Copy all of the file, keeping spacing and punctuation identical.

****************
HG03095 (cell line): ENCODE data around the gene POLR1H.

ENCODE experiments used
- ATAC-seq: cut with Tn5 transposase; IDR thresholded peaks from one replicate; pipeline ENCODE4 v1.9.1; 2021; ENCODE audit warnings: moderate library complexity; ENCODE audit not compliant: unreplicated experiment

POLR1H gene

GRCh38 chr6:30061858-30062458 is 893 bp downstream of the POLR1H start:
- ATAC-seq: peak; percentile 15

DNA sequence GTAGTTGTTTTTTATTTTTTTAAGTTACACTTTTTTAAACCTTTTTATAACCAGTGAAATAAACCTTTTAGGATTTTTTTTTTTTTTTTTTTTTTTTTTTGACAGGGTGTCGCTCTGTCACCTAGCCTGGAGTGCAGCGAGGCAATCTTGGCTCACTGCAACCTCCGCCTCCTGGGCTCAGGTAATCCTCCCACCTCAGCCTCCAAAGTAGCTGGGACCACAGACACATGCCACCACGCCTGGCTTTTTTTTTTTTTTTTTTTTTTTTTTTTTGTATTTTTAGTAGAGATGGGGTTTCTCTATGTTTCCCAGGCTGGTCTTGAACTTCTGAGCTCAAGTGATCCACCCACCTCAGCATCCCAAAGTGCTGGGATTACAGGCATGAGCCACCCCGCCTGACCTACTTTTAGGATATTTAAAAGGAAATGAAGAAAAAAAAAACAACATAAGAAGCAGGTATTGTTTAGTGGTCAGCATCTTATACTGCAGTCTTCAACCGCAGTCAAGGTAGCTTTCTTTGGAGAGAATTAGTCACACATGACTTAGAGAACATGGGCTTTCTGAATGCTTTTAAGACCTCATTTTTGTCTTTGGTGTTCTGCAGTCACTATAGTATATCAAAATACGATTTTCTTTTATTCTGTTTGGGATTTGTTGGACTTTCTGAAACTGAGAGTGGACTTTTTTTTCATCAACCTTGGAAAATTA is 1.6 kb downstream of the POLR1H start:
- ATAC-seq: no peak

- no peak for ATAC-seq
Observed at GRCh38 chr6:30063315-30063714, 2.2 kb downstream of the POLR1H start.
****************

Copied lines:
HG03095 (cell line): ENCODE data around the gene POLR1H.

ENCODE experiments used
- ATAC-seq: cut with Tn5 transposase; IDR thresholded peaks from one replicate; pipeline ENCODE4 v1.9.1; 2021; ENCODE audit warnings: moderate library complexity; ENCODE audit not compliant: unreplicated experiment

POLR1H gene

GRCh38 chr6:30061858-30062458 is 893 bp downstream of the POLR1H start:
- ATAC-seq: peak; percentile 15

DNA sequence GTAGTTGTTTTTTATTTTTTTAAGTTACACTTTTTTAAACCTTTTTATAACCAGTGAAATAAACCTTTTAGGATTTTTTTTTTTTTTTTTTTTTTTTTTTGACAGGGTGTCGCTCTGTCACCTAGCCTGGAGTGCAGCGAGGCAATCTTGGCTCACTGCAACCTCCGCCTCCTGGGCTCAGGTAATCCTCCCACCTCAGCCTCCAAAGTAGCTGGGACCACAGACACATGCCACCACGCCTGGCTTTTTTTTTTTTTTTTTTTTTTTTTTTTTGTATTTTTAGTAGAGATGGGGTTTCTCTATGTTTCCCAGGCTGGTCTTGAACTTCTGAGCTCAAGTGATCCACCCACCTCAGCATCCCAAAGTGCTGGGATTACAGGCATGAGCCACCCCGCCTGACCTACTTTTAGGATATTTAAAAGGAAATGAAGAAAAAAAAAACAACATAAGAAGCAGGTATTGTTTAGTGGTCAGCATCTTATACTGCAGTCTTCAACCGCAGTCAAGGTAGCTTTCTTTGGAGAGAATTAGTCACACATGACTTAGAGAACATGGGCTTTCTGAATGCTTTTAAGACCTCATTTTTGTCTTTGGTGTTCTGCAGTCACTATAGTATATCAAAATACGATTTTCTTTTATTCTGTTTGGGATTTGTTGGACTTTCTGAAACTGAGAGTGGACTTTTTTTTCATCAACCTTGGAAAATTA is 1.6 kb downstream of the POLR1H start:
- ATAC-seq: no peak

- no peak for ATAC-seq
Observed at GRCh38 chr6:30063315-30063714, 2.2 kb downstream of the POLR1H start.